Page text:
COMING AT YOU WEEK OF 3.16.21
Your blame complex
A metaphor for unmanifested progress
How you should be hiring (or getting hired)
Weekly catch up
Three things to make you look smart:
1. There was a hearing last Friday discussing if businesses like Google and Facebook should compensate news channels. Google and FB aren’t for it, but
2. Microsoft is.We’re officially in mobile first territory. Here’s what Google says you should do about it.
3. FB announced more ways you can monetize on their platform.
Three things to make you look happy:
1. Remember how “reducing your nighttime sleep by as little as 1.5 hours for just one night could result in a reduction of daytime alertness by as much as 32 percent”? Well, Ikea can help by lulling you to sleep with its relaxing reading of their catalog in their new podcast.
2. We want to say amen to Nike’s ad about how mothers are counted among the toughest athletes.
3. Also, this virtual egg hunt sounds kinda fun.
Matt Smith is the Executive Director of SEO at Edmunds. He has 15+ years of experience in the industry, has spoken at SMX (Search Marketing Expo), and is known for building effective SEO teams.
Matt’s recommendations for hiring:
Choose aptitude over technical skills.
Matt suggests choosing a fast learner over someone trained in technical skills. Sure, there are certain roles this doesn’t apply to. But in a tight SEO team, it’s efficient to hire someone with solid marketing principles who can learn the rest.
Make sure they mesh.
Matt has turned aside candidates with wonderful recommendations, experience, and skills when they don’t click with his team or company.
Value a fresh perspective.
It’s easy to find someone who will validate your opinions. However a golden candidate brings their distinct opinions, while gelling with your team’s personality.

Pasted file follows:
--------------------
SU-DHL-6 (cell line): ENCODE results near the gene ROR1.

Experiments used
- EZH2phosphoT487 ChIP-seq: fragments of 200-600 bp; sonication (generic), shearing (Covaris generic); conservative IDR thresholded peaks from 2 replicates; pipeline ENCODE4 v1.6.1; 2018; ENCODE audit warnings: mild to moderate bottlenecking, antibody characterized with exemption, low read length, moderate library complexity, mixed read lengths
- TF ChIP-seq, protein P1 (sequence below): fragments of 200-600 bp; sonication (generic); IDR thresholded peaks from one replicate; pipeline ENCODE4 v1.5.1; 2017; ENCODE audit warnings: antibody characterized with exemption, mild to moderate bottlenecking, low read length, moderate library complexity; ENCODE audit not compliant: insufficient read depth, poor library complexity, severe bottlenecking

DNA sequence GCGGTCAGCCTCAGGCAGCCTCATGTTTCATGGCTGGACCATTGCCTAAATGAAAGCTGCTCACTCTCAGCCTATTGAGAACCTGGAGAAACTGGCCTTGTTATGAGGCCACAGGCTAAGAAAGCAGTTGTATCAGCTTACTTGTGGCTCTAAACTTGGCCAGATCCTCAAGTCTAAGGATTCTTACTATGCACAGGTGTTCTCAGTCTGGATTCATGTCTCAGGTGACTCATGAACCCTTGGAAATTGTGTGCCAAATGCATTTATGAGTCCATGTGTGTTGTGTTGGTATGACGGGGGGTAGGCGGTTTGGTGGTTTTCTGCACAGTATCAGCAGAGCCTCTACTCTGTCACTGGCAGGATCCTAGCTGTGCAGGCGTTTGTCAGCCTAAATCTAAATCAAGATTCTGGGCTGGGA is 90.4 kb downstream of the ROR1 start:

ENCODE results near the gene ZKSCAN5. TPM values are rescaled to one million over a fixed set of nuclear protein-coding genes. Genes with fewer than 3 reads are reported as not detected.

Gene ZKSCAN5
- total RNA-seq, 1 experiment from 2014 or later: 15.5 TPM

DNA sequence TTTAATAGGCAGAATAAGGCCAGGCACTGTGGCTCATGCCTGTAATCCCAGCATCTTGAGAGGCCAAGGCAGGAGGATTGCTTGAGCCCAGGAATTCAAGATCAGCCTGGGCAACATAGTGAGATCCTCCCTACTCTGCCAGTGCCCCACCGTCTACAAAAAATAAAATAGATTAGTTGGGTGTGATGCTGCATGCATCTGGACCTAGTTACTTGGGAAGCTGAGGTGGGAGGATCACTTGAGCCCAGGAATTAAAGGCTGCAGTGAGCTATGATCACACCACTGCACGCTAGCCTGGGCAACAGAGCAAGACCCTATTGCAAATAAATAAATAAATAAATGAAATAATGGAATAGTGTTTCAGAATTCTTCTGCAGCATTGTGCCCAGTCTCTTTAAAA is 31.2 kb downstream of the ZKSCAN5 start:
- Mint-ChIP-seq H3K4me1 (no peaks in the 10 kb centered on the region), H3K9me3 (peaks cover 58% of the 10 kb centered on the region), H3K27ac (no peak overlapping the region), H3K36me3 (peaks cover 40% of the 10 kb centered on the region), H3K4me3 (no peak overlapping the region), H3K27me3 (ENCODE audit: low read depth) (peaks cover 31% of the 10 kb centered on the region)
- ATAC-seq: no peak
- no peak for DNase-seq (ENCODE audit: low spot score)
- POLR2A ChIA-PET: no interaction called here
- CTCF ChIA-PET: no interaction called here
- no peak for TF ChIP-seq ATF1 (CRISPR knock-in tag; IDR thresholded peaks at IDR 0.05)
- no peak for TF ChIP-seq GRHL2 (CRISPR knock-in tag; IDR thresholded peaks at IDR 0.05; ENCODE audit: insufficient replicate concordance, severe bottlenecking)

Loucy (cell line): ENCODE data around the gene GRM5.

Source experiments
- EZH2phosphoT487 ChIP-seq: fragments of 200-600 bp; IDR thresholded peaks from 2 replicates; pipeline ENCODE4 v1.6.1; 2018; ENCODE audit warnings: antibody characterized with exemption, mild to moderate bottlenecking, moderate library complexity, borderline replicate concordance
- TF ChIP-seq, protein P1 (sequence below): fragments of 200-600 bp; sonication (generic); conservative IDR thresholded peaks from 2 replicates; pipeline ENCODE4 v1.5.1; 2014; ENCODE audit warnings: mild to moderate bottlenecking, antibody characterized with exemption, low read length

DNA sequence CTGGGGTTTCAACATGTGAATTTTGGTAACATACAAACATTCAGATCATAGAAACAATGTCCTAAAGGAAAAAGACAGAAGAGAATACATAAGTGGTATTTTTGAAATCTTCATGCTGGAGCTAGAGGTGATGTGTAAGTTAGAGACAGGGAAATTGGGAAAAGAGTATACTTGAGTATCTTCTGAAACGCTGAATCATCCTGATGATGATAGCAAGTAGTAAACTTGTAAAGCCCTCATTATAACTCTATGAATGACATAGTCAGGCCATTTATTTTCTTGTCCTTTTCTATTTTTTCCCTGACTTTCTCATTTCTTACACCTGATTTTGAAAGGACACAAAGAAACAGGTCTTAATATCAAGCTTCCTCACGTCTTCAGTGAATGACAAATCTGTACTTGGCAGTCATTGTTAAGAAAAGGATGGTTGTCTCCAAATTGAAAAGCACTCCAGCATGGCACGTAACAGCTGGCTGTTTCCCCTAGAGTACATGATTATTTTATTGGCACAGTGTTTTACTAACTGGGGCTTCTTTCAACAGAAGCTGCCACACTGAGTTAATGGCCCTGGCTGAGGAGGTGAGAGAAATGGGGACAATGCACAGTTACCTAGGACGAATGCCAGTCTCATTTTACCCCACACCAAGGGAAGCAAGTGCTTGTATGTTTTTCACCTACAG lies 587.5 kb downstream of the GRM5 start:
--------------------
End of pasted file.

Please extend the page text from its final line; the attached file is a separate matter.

So, how do you get a great hire?
Make it a group effort.
Matt says, “While we’re all fantastic decision makers, never trust ONLY your decision making.” He explains how everyone from team members to their CPO help him make the best hire. They inevitably think of things you won’t because they care about things that you don’t, and sometimes they give you confidence to make those gutsy hires.
Consider multiple rounds.
Matt participates in quite the interviewing process. (But hey, it works.)
1st round: recruiter. 2nd round: director, and 3rd round: speed dating technique. (About five people meet with the candidate, including team members and the CPO.)
Tell them the bad.
Matt told us that he’s “probably overly transparent about what the person will experience in their role.” And we give that ????????????????. He doesn’t really regret his honesty though because it’s resulted in team members who aren’t surprised by the challenges that come with their job. Plus he’s careful to share the wonderful opportunities, along with the difficulties.
Ask yourself this
Do I have weird a blame complex?
Fun fact: in quite a few languages, instead of saying “I broke the lamp,” they say, “The lamp broke itself.”
Do you see how us English speakers are more likely to assign blame because we’re used to saying “I broke my arm.” What kind of psycho breaks their own arm? So yeah, we’ve got some weird blame complex. (More on language’s effects in Lera Boroditsky’s Ted Talk.)
What does it look like when blame is thrown around the workplace?
- People care more about their own self-image than about results = Results suffer
- People are less likely to admit when they’ve done something wrong = Mistakes are hidden = Results suffer
- People are scared = Creativity dies = Results suffer
Obviously, blame is no good. These questions will help you gauge where you’re at.
1. When it comes to a failure, do you blame the person or the results
What not to do: Joe, you didn’t get the traffic up to what we wanted this month, what are you going to do differently next month?
What to do: Joe, traffic wasn’t as high as we aimed for, what are you going to do differently next month?
2. Do you own up to your own mistakes? When you do, are you depressing about it?
A confident, “I didn’t do that right,” sends the message that successful people admit mistakes. And it suggests that mistakes aren’t the end of the world.
Reminder: don’t discount unseen progress